Family-owned Huntsman Corporation has won its court battle with private equity firm Apollo Management over the proposed merger with Hexion Specialty Chemicals.
The Chancery Court in Delaware ordered Hexion to consummate the merger as quickly as possible. It also decreed an extension to the merger termination date if Hexion does not fully comply with its order.
Apollo and Hexion filed a lawsuit against the family company in June claiming it would be insolvent should the merger, which was originally signed in September 2007, go through.
They alleged that Huntsman was not entitled to a $325 million break up fee and they had since suffered a material adverse effect. Huntsman counter sued and the trial began at the beginning of September.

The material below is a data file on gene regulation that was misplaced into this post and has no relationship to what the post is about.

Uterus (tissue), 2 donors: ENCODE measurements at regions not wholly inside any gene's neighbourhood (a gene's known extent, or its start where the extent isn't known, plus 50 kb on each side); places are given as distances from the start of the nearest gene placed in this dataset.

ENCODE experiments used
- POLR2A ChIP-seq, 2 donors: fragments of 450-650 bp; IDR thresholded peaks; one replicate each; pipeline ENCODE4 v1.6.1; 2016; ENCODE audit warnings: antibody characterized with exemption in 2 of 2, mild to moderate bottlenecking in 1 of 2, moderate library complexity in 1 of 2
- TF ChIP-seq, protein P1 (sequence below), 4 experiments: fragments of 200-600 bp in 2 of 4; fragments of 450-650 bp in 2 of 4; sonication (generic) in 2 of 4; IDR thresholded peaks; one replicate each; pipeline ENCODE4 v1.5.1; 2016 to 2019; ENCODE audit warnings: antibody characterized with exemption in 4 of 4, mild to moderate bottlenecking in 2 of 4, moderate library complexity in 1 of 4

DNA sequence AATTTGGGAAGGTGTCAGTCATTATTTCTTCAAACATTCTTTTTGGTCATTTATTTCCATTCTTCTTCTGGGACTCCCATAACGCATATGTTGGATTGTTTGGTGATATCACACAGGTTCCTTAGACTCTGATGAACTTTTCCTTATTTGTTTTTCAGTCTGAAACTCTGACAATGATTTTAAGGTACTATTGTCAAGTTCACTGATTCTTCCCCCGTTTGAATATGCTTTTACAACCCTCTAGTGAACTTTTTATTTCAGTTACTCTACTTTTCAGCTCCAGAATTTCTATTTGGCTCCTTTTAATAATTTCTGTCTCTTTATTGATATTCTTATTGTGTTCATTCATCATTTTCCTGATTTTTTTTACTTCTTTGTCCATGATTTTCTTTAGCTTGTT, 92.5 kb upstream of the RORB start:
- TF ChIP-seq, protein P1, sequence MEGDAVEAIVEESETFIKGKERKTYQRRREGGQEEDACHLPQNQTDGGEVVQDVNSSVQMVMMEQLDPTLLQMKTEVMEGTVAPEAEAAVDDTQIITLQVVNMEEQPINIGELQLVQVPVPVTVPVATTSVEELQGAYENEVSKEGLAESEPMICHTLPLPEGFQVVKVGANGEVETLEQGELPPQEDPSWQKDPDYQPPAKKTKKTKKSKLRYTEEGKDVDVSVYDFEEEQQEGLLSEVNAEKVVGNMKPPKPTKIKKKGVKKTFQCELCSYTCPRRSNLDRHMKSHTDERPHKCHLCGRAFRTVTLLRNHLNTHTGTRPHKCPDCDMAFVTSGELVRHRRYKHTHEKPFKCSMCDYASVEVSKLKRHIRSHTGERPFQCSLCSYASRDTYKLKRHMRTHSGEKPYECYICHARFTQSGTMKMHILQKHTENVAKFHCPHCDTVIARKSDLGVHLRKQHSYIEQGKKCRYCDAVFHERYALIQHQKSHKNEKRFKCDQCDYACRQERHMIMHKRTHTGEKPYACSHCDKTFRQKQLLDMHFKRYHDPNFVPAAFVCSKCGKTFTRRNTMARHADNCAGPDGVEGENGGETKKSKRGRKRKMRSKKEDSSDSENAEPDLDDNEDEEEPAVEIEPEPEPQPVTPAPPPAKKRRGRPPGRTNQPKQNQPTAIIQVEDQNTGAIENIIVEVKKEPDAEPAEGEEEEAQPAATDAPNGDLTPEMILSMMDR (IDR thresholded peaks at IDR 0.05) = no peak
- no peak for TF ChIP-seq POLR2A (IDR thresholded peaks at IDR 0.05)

"We are gratified that Apollo's allegations and tactics have failed to persuade the court," said Peter R Huntsman, president and CEO of Huntsman.
"Huntsman is a strong and dynamic company and Apollo's misguided attempt to use 2008's turbulent energy and financial markets to construct a solvency issue where none existed has now been exposed. We call on Hexion to complete the remaining actions required by the merger agreement in compliance with the court's order and proceed to closing."
In addition, the court found that Hexion had breached a number of its obligations and covenants in a knowing and intentional way as directed by Apollo.
Jon M Huntsman, founder and chairman, added: "We have claimed all along that Apollo would resort to any means necessary to break a legal and binding contract. Apollo was dishonest and untruthful and lost the case."
Huntsman continues to seek damages exceeding $3 billion in its Texas lawsuit against Apollo and its partners Leon Black and Joshua Harris.
Hexion has so far not issued a public response to the hearing.